The Air Force may have over 2,000 fighter jets, but it has less than 69 fighters dedicated to fly as adversaries for them to train against.
Those in the know are acutely aware of the massive resource disconnect between the “blue air” the Air Force has and the “red air” to support them for live-fly requirements.
For a generation, the solution was to use some blue air as red air. This “no-cost” organic approach sounded good, except it squandered combat aircraft life while pretending to be bad guys. It also cannibalizes unit readiness (pilots flying as scripted bad guys are not increasing proficiency at how to be a better good guy).
A few years ago, the Air Force tried to out-rate this fight by awarding a seven-vender
Combat Air Force Contracted Air Support (CAF CAS) contract, which basically established a new industry.
Each contractor chased down older, 3rd generation foreign fighters and slapped some training EA pods on them. That seemed to all make sense at the time for two reasons:
- The business case economics of the contractor
- The quantity over quality demands from the customer
Although the original contract requirement was for “realistic and challenging advanced adversary air threats,” it quickly became clear that the Air Forces’ “quantity over quality” approach was still wearing neon-colored leg warmers and stuck in the 1980s.
It turns out that not only is the Air Force buying more capable fighters…the bad guys are too. This is creating a widening mismatch in red air replication and unfortunately, unlike Vegas, you can’t just throw money at this problem.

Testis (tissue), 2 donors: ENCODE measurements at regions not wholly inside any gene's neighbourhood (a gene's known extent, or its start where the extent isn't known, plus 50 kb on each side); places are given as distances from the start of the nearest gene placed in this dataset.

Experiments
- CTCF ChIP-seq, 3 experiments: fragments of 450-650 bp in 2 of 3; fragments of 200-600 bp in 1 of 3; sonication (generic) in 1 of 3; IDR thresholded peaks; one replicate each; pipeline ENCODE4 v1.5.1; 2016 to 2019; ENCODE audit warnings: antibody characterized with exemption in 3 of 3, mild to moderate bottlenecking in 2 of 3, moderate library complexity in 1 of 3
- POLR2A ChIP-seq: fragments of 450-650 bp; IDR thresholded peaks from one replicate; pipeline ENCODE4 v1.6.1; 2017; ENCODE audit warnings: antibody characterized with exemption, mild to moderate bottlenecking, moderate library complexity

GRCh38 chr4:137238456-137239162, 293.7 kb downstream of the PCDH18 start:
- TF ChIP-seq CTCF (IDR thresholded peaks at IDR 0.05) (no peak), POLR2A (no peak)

It’s difficult to make the business case for a contractor to buy 5th generation fighters (even if they were allowed to) and cost-prohibitive to design a “training only” fighter jet to meet the evolving market needs.
This pain point is giving momentum to another solution: unmanned, semiautonomous adversary air platform, aka
A majority of the red air requirements are beyond visual range (BVR), something that formations of unmanned fighter-sized vehicles are perfectly suited for. Red air also happens to be the perfect sandbox to refine blue air manned-unmanned teaming (MUM-T) technology and integration concepts.
MUM-T efforts you’ve probably heard of are Air Force Research Lab’s
autonomy algorithm program (that’s often confused with the
Sprinkle on some AI from DARPA’s Air Combat Evolution program and you have a formidable sparring partner…that can learn from your actions, adapt, and make it harder for blue air to defeat. Like we said, red air is the perfect sandbox to mature the technology for blue air integration.
If it were only that easy. It turns out that the biggest issue isn’t technological… it's cultural.
The cultural friction comes from those fighter pilots who can’t imagine how ADAIR-UX fits into their Operation Desert Storm reenactments on the Nellis Range, and those who can’t imagine how they could lose to an AI-enabled drone.
It’s hard to measure the hubris of an average fighter pilot, but it’s pretty high on the Richter scale. Weirdly, these are often the same tribes of people touting that the same technology is vital to integrate into the blue air side of the equation.